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The Painting Scroll of Beauty by Huang Shen
The painting scroll, Beauty, by Huang Shen, is a work on paper, 132cm long and 64cm wide, now in the collection of Henan Museum.
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In the history of mankind, Chinese civilization has been shining for its uniqueness, and continuing to this very day with vigor and vitality. Being a prominent birthplace of Chinese civilization ....>>Details
Writer
Name:Li Yaohua
About the Writer: Graduated from Jinlin Art College, majoring in Ancient Paintings' Restoration and Authentication, he dedicates to protection and restoration of collections of calligraphy and painting in the Protection & Restoration Center of Henan Museum, with an academic title of assistant museologist.
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Fig.1 Beauty (part)

Huang Shen (1687-approx. 1772), a native of Ninghua, Fujian, Huang Sheng by initial name and Gong by courtesy name, changed his name to Huang Shen in the 60th year of Kangxi (1721) and his courtesy name to Gongshou in the 4th year of Yongzheng (1726). His aliases include Yingpiao (lit. “Gall-wood Gourd”), Yingpiao Zi (lit. “the Gentleman of Gall-wood Gourd”) and Yingpiao Shanren (lit. “the Recluse of Gall-wood Gourd”) [1], as well as Fang-ting, Yan-geng (lit. “Inkstone-Farming”), Dong-hai Bu-yi (lit. “Commoner of the East Sea”), Cang-yu-dong Ren (lit. “Man of the Green Jade Cave”), Hu-tu Ju-shi (lit. “Muddle-headed Recluse”).

As represented, the lady is standing still. She wears a graceful dress, with a drifting “cloud belt” and a jade belt around the waist. The chignon on the top of her head resembles a knot, on which there is a flower hairpin; beside her ear, a strand of hair flows backward. Her hands, covered by sleeves, carry a mandarin duck, which seems to recover from injury. Elegant and serene, she gazes slightly downward at the duck, showing concern, as well as admiration [because a pair of mandarin ducks symbolises a happy couple in Chinese culture].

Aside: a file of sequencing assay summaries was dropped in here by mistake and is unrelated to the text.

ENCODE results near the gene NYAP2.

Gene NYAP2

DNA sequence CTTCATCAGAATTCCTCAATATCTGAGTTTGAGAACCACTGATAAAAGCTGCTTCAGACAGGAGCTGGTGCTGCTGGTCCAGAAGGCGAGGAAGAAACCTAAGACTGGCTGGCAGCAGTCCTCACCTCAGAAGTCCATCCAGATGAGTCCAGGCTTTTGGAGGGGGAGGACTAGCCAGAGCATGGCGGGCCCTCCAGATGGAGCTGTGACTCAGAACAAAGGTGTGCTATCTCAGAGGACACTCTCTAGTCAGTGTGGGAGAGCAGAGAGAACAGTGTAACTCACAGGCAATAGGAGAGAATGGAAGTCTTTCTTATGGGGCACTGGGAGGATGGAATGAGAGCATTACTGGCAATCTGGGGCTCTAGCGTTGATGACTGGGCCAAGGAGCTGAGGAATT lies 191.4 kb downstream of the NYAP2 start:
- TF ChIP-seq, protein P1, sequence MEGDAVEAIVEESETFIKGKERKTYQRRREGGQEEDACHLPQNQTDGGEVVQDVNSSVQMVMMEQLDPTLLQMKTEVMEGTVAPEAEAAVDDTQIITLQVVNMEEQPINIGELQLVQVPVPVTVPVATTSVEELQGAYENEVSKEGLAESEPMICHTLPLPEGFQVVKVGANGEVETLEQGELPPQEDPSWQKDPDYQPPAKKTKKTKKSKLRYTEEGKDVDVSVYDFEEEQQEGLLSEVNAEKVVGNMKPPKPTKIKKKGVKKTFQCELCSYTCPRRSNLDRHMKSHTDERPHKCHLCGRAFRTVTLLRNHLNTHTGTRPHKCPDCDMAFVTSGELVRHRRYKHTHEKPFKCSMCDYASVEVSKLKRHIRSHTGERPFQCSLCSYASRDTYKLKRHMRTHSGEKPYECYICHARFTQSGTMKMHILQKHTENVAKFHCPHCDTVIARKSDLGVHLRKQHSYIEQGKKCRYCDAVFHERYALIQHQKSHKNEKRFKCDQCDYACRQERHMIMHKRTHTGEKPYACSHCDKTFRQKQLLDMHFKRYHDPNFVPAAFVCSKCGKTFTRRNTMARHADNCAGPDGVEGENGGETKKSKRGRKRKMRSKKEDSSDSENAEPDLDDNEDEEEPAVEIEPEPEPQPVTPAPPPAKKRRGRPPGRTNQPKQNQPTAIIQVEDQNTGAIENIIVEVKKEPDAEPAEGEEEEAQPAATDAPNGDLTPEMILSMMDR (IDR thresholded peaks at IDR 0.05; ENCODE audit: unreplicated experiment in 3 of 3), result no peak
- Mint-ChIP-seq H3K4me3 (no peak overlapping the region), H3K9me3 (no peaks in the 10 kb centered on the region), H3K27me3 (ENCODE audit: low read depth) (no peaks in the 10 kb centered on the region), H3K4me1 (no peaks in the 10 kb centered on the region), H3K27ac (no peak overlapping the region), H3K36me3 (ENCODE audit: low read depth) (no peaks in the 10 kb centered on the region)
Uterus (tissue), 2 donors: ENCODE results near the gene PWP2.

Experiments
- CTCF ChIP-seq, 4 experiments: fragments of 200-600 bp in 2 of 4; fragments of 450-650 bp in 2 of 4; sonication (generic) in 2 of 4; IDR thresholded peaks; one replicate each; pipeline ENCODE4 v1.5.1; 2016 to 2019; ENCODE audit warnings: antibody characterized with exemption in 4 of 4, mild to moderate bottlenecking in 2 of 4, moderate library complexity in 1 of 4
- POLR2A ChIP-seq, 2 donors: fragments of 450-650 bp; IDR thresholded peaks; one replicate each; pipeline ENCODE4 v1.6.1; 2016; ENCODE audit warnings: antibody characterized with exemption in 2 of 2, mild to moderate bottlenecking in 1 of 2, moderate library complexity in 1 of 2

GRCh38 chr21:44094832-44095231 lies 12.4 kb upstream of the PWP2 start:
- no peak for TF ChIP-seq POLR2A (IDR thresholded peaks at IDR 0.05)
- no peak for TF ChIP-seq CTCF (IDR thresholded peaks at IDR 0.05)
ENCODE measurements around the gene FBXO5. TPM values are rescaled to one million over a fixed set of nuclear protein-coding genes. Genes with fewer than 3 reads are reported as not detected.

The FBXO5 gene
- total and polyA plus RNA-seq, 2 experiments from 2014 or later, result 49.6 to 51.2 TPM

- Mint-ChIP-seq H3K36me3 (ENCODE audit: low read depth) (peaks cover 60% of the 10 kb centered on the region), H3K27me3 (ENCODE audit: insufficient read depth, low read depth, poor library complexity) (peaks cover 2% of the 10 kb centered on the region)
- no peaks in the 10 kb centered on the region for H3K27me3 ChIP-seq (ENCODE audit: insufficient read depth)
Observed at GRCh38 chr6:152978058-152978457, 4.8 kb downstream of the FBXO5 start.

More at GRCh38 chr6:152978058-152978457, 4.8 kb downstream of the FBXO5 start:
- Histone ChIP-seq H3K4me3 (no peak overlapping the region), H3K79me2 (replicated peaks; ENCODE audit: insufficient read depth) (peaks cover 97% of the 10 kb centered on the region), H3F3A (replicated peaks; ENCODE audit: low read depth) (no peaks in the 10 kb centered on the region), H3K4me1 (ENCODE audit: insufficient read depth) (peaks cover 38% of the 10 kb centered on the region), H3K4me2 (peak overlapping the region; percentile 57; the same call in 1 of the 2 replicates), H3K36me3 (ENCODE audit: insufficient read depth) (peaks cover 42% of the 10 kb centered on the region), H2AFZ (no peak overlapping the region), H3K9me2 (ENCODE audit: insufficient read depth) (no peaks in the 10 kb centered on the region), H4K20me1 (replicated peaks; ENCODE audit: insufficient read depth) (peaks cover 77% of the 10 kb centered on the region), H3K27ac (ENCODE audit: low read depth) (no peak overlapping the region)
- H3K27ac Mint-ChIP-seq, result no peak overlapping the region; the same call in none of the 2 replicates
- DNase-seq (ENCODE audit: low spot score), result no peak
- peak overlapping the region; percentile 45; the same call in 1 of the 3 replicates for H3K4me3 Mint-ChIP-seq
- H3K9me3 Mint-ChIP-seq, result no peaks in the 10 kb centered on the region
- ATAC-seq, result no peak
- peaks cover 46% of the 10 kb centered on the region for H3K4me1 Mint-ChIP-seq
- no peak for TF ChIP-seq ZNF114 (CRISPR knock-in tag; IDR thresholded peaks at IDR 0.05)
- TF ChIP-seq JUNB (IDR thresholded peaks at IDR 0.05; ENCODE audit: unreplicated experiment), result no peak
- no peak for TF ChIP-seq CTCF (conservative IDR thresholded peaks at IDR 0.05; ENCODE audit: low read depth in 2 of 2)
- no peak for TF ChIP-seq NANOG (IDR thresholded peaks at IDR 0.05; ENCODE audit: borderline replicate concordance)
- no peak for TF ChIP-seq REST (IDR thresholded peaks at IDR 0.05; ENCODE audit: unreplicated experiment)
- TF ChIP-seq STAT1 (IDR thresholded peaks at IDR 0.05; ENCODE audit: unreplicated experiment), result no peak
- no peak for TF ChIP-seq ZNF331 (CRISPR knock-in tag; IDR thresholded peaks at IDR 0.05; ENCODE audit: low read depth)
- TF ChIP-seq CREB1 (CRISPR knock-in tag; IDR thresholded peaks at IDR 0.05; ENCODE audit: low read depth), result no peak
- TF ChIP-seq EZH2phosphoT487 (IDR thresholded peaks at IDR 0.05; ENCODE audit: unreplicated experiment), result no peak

The lady is charmingly innocent and well proportioned. The brushwork, unruly and vigorous, which is typical of the cursive script, is employed in the creation of the painting. The lines used to represent the dress is spontaneous and smooth, whose pauses and turns indicate that the painting brush must have been wielded very fast; and the ink, appropriately thick or thin in different parts, is rich in charm. The lady in the painting is simple and serene. Though not coquettish, she shows a reserved and elegant disposition. Such a technique of representation weighing disposition over appearance is a distinctive feature of Huang Shen’s figure painting. His unruly, vigorous brushwork shows a profound understanding of ancient techniques; in a few cases, the brushwork is too unrestrained that the charm is harmed. The brushwork is unruly and vigorous with pauses and turns, showing an impressively majestic style.

Fig.2 Beauty (part)

At the upper left corner of the painting, a poem with seven characters in each line is calligraphed in cursive script. Though seemingly loose, it is actually orderly in layout. Outwardly vigorous and inwardly soft, the calligraphy is rich in variation and not constrained by ancient calligraphic techniques, showing a unique style marked by antiquity, simplicity and vigor. Having learnt from Huaisu [a Buddhist monk and master calligrapher of the Tang Dynasty], Huang is noted for forceful abrupt dots and singular antique composition.